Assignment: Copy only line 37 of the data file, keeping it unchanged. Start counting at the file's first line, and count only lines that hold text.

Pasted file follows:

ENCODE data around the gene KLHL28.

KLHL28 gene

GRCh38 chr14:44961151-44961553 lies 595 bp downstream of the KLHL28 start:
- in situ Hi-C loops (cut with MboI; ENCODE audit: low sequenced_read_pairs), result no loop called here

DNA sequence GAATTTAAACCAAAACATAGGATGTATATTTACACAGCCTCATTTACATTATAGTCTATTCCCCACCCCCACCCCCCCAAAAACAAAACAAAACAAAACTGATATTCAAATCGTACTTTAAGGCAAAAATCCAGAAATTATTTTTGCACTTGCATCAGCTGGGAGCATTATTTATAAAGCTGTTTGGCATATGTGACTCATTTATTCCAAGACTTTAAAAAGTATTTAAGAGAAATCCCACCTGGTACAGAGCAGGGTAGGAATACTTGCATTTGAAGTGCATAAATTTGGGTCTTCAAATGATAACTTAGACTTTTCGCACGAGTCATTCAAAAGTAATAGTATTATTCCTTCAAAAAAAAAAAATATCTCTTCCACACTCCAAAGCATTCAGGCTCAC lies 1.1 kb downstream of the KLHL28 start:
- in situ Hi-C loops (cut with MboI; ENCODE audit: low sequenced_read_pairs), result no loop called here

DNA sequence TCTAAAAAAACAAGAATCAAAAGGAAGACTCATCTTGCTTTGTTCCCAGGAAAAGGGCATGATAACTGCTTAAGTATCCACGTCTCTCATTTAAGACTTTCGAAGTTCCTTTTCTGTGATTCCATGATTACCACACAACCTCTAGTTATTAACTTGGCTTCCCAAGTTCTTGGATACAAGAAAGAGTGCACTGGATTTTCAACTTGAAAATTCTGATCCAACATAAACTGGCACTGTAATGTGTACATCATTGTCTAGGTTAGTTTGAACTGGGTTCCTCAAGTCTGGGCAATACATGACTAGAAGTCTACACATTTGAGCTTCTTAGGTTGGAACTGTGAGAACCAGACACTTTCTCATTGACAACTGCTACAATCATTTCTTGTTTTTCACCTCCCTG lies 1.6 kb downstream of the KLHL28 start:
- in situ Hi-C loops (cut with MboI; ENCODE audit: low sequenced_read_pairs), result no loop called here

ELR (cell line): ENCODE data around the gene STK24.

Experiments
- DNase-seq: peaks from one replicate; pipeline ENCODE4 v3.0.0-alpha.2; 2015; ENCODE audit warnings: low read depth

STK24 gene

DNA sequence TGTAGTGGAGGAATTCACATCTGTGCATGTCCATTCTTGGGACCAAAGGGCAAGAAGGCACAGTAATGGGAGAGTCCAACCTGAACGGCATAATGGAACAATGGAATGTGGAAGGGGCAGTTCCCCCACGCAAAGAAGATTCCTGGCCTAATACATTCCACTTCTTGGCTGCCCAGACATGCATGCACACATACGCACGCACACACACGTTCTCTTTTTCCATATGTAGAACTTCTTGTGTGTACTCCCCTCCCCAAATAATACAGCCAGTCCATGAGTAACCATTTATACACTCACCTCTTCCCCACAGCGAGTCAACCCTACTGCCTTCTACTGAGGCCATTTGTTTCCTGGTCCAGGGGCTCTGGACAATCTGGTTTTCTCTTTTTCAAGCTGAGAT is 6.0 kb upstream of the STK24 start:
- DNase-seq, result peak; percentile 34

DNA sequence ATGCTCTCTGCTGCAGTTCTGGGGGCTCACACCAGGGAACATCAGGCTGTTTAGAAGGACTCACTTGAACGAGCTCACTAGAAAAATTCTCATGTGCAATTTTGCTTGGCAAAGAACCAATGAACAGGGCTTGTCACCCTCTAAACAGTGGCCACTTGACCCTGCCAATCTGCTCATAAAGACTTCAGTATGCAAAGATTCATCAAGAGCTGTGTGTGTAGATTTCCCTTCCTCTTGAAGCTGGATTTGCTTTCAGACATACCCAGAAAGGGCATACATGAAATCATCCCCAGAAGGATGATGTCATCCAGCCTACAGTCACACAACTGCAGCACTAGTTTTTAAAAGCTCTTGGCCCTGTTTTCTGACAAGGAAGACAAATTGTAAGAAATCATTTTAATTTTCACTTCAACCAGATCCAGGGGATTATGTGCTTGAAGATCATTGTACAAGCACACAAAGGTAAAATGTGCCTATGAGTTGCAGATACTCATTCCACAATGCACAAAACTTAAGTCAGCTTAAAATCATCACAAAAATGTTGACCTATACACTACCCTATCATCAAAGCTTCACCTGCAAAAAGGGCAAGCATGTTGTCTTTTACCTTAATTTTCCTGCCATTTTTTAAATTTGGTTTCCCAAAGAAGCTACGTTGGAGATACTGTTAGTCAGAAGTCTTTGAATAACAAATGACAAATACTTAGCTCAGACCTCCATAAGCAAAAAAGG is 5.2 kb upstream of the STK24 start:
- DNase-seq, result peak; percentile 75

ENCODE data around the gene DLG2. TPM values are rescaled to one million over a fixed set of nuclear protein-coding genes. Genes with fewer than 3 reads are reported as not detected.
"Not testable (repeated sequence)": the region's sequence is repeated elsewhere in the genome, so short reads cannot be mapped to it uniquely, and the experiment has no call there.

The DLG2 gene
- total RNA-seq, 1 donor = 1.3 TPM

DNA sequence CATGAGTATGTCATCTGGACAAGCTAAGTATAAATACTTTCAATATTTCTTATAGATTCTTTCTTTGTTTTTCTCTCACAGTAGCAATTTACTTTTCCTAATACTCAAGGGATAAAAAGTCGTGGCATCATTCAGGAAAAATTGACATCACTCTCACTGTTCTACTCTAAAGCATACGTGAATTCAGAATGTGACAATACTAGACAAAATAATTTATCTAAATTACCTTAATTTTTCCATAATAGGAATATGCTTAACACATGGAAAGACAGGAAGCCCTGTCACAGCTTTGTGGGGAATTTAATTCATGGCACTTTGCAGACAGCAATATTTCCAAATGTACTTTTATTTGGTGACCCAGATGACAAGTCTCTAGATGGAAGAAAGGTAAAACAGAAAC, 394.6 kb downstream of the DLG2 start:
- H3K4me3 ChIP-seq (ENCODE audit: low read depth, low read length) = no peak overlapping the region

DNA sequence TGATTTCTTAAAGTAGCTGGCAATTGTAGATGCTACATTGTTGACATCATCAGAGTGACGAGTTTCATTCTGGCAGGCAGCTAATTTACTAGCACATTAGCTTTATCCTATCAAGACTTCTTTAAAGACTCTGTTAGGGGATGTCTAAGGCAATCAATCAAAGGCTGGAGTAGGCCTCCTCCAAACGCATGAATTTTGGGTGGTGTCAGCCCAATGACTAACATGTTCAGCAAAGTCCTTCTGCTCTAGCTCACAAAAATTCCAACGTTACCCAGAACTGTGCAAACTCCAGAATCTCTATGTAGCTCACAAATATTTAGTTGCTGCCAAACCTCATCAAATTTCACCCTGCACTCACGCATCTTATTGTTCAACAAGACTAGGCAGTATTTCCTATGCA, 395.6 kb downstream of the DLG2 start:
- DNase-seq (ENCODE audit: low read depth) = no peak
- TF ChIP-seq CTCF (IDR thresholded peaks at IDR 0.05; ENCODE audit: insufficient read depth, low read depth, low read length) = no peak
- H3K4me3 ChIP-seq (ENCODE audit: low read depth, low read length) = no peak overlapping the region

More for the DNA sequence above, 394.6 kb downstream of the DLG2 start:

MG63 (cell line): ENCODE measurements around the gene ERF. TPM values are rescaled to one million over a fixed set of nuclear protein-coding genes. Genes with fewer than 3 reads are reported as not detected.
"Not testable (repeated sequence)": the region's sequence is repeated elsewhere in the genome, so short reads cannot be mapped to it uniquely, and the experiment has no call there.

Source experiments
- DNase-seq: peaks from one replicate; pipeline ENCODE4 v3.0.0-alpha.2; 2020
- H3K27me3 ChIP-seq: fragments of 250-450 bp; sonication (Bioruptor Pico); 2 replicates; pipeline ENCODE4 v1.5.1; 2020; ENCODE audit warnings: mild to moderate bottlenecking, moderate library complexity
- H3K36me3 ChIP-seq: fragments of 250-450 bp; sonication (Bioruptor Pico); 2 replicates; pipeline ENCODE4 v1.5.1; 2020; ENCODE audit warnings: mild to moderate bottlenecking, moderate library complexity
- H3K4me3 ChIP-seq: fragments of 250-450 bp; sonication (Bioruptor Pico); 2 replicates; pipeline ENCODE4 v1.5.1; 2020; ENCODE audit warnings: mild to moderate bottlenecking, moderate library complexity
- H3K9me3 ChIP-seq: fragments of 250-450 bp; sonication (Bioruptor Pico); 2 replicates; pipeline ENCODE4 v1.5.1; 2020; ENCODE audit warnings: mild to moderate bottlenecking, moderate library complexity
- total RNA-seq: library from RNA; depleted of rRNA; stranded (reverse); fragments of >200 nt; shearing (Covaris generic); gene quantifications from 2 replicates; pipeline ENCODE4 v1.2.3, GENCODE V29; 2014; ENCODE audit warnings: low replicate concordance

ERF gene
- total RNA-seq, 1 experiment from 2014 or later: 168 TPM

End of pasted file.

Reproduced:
ERF gene